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23,430 - super puzzle

Solving time 11:54

Lots of good stuff in this one - a round of applause for the setter. Various bits of knowledge required, but I don't think these would be enough to prevent a solution for people without them.

1C,A,Pa.,CITY - Philadelphia = "a Pa. city"
10PROFESSIONALISM - anag. of 'in E soaps or films'
11ER=(R.E. rev.),AS,T(aught),U.S. - Erastus was indeed a theologian.
12P,RE(Qu.)EL - a lovely creative bit of wordplay.
15O(r)ATES - Titus O fits the 'conspirator' bill.
20G,RE A TAPE - another beautifully simple bit of wordplay
23COARSER - "courser" as in "hare coursing" - I guess this word can apply to people doing hunting as well as greyhounds.
25CHARLIE - 2 slang meanings
26BUILDING BRIDGES - as Thomas Telford did, along with roads & canals.
27REGIME - rev. of em=measure (printing), I=current (physics), Ger.=German - some old favourites for beginners to note
28CREDIT,ON="to be paid for by" as in "this round's on me" - yes, it's a Devon town.

1COPPER - a type of butterfly as well as a bit of "PC slang".
2PRO,BAT,I,ON=bowling - another classic clue not really about cricket at all.
3CHE(St.)ER - cheer = comfort is an old-fashioned meaning
4TO,S.A.S. - tosas are a Japanses breed of mastiff, orginally kept for fighting. And the SAS are an elite bunch of squaddies.
7P(OIL)U - oil in up rev. "poilu" = French slang for a soldier - an infantryman, from memory.
14FIGUR(I)NE - gunfire actually being the object, not the subject of "caused damage".
19HAS,I,DIM - the hasidim are fundamentalist Jews - the ones in all the black
21T(O,AD)IED - ad = bill as in "Bill stickers will be prosecuted"
22NELSON - a wrestling hold and famous column.
25CAB,E.R. - the caber famously tossed in the Highland games is a tree trunk.

Indie 6249 - Punk
Unless he appeared while I was away, this is Punk's debut Indie puzzle. You can tell from another xwd website that he's also Paul of the Guardian - John Halpern, also on the Times team. I suspect the Punk/Monk rhyme is no coincidence. Very nice puzzle which took 9:42 - a bit quicker than I feared - Paul puzzles can be tough for me. If you want to solve it, look away now, as although the theme was a nice choice, I have a nasty feeling (not confirmed by any easily findable stuff on the web, so I'm probably wrong) that not all British Monopoly sets use the same colours for the groups of properties. So as well as foxing those used to Atlantic City street names (or these days, American national parks, Tolkien characters and heaven knows what else), there may be niggles from some owners of the UK's traditional London-based sets. Our family heirloom from the 1930s was fine ("If you have questions about monopoly, send an envelope with stamps to the value of 1 3/4 d to Waddingtons ..." - now I guess you're directed to some website).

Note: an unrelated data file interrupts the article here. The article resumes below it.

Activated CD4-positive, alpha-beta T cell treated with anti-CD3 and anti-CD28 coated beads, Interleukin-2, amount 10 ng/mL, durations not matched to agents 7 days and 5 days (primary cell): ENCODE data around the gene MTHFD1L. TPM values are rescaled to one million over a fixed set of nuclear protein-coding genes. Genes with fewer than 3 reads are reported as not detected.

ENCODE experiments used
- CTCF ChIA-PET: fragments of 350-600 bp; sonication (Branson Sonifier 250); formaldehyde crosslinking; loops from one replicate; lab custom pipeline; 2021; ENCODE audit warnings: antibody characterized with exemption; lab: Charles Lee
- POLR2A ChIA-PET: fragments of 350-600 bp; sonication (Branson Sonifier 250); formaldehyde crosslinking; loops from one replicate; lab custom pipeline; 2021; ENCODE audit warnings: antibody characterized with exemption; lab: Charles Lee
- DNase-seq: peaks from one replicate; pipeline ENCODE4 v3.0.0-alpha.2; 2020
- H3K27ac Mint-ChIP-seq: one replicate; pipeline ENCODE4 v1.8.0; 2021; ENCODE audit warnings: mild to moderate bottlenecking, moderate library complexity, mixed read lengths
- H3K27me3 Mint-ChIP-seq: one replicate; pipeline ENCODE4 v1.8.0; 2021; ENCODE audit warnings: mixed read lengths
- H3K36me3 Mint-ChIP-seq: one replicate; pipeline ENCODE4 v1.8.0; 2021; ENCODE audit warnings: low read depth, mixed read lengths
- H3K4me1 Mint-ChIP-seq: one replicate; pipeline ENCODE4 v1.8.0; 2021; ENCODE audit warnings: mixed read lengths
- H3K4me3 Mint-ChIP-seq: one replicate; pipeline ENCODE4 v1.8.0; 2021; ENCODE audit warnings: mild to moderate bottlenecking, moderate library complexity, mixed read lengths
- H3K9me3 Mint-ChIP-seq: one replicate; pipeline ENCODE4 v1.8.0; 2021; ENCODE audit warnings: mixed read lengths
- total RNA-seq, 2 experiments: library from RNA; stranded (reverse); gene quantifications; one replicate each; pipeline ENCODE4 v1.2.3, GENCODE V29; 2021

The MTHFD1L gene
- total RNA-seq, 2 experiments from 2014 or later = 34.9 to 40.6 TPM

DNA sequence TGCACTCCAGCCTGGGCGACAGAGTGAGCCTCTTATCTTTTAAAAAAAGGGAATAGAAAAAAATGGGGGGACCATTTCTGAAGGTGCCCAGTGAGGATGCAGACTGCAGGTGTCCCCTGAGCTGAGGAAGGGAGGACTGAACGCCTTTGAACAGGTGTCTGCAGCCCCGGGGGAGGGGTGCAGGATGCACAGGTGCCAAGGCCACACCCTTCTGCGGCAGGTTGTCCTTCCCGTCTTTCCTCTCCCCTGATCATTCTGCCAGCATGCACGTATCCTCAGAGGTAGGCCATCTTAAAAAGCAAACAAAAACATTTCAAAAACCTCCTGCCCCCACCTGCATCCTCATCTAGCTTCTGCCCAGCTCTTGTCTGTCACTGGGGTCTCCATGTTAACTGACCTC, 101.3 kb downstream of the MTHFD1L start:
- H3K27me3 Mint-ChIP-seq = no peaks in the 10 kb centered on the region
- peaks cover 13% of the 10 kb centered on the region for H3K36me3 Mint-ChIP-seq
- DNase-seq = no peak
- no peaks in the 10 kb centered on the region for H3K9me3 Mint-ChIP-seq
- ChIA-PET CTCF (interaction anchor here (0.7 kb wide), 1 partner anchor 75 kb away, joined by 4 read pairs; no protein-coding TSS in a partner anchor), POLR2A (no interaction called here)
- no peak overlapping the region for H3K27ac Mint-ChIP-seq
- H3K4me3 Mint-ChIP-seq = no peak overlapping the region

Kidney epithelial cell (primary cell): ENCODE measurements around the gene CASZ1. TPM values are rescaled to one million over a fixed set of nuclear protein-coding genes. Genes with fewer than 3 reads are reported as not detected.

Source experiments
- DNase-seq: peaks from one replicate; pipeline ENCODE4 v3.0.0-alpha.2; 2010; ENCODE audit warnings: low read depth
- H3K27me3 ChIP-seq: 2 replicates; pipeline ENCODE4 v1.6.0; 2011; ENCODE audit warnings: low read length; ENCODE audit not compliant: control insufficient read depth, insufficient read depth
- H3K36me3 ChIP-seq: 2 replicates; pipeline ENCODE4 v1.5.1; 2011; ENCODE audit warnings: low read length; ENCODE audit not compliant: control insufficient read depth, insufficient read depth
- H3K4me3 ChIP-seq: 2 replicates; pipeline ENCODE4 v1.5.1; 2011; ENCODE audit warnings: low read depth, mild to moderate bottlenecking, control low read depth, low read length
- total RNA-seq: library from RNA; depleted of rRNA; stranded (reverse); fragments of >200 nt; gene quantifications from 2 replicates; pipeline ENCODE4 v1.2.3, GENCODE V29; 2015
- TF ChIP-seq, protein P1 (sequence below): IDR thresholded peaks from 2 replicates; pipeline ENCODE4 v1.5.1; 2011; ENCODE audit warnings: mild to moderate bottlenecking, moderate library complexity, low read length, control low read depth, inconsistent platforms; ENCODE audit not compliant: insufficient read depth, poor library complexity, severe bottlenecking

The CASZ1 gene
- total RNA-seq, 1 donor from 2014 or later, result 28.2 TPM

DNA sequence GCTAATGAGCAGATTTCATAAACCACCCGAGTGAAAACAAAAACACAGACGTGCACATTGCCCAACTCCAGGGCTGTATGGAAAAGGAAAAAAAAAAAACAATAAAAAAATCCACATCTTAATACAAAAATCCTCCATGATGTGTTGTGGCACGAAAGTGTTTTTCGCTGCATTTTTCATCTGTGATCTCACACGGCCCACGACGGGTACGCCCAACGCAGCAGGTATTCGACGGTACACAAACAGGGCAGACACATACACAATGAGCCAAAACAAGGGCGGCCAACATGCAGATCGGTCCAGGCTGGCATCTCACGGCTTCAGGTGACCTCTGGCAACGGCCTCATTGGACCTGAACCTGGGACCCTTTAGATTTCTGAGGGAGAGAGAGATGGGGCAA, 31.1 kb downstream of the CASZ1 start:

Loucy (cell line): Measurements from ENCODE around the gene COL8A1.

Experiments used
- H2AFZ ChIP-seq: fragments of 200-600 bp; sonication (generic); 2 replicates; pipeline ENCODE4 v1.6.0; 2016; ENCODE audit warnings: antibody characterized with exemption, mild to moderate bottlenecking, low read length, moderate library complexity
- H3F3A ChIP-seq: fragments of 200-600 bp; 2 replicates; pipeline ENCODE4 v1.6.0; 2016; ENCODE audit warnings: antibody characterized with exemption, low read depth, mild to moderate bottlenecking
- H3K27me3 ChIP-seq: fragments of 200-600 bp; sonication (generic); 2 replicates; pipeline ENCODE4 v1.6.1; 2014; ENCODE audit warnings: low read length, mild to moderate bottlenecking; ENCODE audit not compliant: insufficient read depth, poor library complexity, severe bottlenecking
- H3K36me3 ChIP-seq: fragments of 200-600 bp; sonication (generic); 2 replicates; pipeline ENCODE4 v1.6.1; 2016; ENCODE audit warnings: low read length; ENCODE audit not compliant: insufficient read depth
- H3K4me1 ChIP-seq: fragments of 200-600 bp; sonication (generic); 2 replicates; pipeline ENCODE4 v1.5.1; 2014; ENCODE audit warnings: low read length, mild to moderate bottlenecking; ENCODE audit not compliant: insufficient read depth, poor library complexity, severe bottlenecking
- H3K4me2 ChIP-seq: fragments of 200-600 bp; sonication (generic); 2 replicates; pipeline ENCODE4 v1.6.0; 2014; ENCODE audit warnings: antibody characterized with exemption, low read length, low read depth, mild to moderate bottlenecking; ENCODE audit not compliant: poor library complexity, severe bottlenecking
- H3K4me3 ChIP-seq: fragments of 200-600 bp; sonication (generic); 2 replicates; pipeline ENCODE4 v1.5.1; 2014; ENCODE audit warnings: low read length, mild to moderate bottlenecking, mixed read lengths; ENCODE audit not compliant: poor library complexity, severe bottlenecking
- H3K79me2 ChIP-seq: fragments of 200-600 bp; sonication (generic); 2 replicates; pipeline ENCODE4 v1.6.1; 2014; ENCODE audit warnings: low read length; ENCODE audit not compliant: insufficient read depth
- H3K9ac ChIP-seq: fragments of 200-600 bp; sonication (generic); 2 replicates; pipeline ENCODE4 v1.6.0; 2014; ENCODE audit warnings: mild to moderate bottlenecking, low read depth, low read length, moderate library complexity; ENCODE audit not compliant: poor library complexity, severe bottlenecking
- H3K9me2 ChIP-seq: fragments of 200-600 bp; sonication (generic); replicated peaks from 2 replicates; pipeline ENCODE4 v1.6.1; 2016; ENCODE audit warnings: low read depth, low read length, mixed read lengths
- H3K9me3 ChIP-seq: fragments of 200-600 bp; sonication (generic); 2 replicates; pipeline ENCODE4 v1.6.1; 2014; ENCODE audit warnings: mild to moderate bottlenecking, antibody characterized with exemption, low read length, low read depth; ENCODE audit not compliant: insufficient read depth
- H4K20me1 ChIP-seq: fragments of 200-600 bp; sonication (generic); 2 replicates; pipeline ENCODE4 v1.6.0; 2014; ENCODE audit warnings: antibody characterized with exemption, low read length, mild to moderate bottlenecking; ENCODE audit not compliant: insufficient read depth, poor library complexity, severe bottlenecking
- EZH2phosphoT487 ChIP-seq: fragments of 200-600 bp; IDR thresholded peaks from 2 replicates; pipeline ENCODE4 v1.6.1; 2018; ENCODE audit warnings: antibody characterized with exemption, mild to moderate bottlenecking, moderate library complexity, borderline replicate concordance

( 8 comments — Leave a comment )
Oct. 26th, 2006 12:43 pm (UTC)
couldn't finish
I couldn't finish this one even in an hour (my comeuppance now that I've volunteered to be part of the community!) -- quite a bit of esoterica for me: POILU (only knew about the stew), CREDITON (my Devon geography is limited -- even though I was sure it was CREDIT??), HASIDIM (should have seen this, being Jewish), and I convinced myself for longest time that ERASMUS was our theologian until CHESTER put paid to that). Perhaps I should give myself the old heave-ho.
Oct. 26th, 2006 01:01 pm (UTC)
Re: couldn't finish
No heave-ho!

This is just the sort of information the Times xwd editor seems to be telling me that he needs. Though there are times with words like Crediton where you have to go with your instincts. POILU is another xwd special which I guarantee you'll see again sometime - P?I?U must have only one choice, and I suspect P???U offers v. little else. The stew meaning is equally esoteric for me - not in Brit dictionaries (OED not checked) or even in my Wesbters 3rd New Int'l.

Oct. 26th, 2006 12:48 pm (UTC)
The colours of properties in Monopoly most definitely does change from era to era - I used this fact in a puzzle I set for my Metro column once ("Think Tank") and I similarly had to find the most common set of colours.

Got most of the way with this puzzle, but _I_ RIFLE at 13A foxed me - I never considered it might start with a vowel, as did CREDITON and NELSON in the bttom right corner. CREDITON was particularly tricky when the T arrived as by hoped-for candidates of BRIDPORT and particularly BRIDGEND (thinking it might be a briding loan idea) fell to bits.

A good mix of very easy and more challenging clues.
Oct. 26th, 2006 01:15 pm (UTC)
BRIDGEND: nice lateral thinking but the Bridgend in Devon looks much too small a place for use in a daily paper puzzle. The best-known Bridgend (in the UK at least) is just off the M4 in Mid-Glamorgan. (Note to self: pinch old road atlas from car to save faffing around with map sites).
Oct. 26th, 2006 01:50 pm (UTC)
I once wrote a clue for CREDITON for the Church Times:
Place for bishop with unorthodox doctrine (8)
I believe Peter Coleman (ex-Bristol) was the Bp at the time. Anyway one of my setters told me that this joke went down very well in the Exeter diocesan office. (Bishops on D.Harrison's website too - I don't know!). DFM
Oct. 26th, 2006 01:52 pm (UTC)
It is indeed the Punk debut in the Indy. Yes, some of the names seem to have changed since I last played 40+ years back...

Liked "Make yourself small in place you shouldn't be". SQUAT

Oct. 26th, 2006 03:35 pm (UTC)
Coincidentally (or perhaps not) today's Guardian puzzle is by Paul too. Just a plain puzzle with no gimmicks, but as usual requiring a bit of lateral thinking, e.g. 1A Row of houses (8) or 25A Deadication? (6) - the latter not a spelling mistake!

Andy W
Oct. 26th, 2006 03:48 pm (UTC)
Re: Paul/Punk
You could say he's monopolised today's crosswords.
( 8 comments — Leave a comment )